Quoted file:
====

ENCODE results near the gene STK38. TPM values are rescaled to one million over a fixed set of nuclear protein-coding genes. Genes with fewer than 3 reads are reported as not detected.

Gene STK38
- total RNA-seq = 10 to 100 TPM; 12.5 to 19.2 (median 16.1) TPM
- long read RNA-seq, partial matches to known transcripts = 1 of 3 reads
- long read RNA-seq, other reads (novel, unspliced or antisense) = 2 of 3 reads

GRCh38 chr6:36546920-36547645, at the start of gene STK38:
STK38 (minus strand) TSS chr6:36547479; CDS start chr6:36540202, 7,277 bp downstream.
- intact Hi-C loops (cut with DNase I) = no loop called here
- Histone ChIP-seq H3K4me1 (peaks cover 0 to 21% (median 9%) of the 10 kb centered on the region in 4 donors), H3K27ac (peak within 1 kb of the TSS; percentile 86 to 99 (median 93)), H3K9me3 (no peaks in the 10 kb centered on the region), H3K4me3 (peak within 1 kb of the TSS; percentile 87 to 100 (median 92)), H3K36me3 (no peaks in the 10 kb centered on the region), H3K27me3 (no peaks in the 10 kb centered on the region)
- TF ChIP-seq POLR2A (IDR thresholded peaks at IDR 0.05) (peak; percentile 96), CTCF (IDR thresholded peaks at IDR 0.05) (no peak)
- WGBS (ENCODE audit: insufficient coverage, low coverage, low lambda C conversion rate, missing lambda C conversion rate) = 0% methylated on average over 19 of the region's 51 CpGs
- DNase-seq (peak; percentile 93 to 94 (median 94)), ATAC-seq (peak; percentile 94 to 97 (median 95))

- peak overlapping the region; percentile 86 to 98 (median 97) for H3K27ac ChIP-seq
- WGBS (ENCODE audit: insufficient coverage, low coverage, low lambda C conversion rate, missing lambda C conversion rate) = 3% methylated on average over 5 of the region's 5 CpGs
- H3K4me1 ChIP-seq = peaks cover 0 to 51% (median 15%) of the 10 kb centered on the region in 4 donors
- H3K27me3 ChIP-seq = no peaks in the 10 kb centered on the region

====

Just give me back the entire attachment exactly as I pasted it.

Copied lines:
ENCODE results near the gene STK38. TPM values are rescaled to one million over a fixed set of nuclear protein-coding genes. Genes with fewer than 3 reads are reported as not detected.

Gene STK38
- total RNA-seq = 10 to 100 TPM; 12.5 to 19.2 (median 16.1) TPM
- long read RNA-seq, partial matches to known transcripts = 1 of 3 reads
- long read RNA-seq, other reads (novel, unspliced or antisense) = 2 of 3 reads

GRCh38 chr6:36546920-36547645, at the start of gene STK38:
STK38 (minus strand) TSS chr6:36547479; CDS start chr6:36540202, 7,277 bp downstream.
- intact Hi-C loops (cut with DNase I) = no loop called here
- Histone ChIP-seq H3K4me1 (peaks cover 0 to 21% (median 9%) of the 10 kb centered on the region in 4 donors), H3K27ac (peak within 1 kb of the TSS; percentile 86 to 99 (median 93)), H3K9me3 (no peaks in the 10 kb centered on the region), H3K4me3 (peak within 1 kb of the TSS; percentile 87 to 100 (median 92)), H3K36me3 (no peaks in the 10 kb centered on the region), H3K27me3 (no peaks in the 10 kb centered on the region)
- TF ChIP-seq POLR2A (IDR thresholded peaks at IDR 0.05) (peak; percentile 96), CTCF (IDR thresholded peaks at IDR 0.05) (no peak)
- WGBS (ENCODE audit: insufficient coverage, low coverage, low lambda C conversion rate, missing lambda C conversion rate) = 0% methylated on average over 19 of the region's 51 CpGs
- DNase-seq (peak; percentile 93 to 94 (median 94)), ATAC-seq (peak; percentile 94 to 97 (median 95))

- peak overlapping the region; percentile 86 to 98 (median 97) for H3K27ac ChIP-seq
- WGBS (ENCODE audit: insufficient coverage, low coverage, low lambda C conversion rate, missing lambda C conversion rate) = 3% methylated on average over 5 of the region's 5 CpGs
- H3K4me1 ChIP-seq = peaks cover 0 to 51% (median 15%) of the 10 kb centered on the region in 4 donors
- H3K27me3 ChIP-seq = no peaks in the 10 kb centered on the region